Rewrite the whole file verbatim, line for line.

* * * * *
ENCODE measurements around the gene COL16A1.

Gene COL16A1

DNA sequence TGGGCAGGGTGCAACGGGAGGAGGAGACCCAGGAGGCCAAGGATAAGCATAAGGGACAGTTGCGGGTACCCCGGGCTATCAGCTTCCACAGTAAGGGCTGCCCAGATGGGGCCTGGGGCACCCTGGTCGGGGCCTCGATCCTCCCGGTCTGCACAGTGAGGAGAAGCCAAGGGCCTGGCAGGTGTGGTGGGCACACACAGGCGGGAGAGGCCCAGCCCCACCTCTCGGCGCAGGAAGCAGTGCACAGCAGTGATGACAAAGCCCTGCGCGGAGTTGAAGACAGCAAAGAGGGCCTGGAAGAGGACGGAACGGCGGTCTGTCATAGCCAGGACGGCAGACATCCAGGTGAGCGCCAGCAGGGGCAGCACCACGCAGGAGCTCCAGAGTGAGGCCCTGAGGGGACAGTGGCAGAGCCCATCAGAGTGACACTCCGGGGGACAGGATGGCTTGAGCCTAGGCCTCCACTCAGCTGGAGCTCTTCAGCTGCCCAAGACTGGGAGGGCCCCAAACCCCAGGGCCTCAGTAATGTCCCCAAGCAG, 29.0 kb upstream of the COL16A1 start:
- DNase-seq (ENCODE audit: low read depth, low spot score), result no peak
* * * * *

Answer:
ENCODE measurements around the gene COL16A1.

Gene COL16A1

DNA sequence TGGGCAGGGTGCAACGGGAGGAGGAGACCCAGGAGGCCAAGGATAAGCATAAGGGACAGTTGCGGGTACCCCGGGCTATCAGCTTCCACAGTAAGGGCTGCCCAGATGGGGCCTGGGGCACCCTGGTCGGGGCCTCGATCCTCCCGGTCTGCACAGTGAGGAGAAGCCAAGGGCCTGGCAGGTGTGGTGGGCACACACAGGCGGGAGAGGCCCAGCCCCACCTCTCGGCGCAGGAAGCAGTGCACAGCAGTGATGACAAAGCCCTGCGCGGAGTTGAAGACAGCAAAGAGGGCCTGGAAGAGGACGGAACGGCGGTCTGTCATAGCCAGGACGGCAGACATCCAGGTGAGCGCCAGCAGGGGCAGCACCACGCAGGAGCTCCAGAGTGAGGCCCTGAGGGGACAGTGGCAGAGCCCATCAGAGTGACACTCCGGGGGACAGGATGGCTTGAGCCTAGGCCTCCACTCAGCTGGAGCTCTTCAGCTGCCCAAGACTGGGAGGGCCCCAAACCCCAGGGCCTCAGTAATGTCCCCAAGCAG, 29.0 kb upstream of the COL16A1 start:
- DNase-seq (ENCODE audit: low read depth, low spot score), result no peak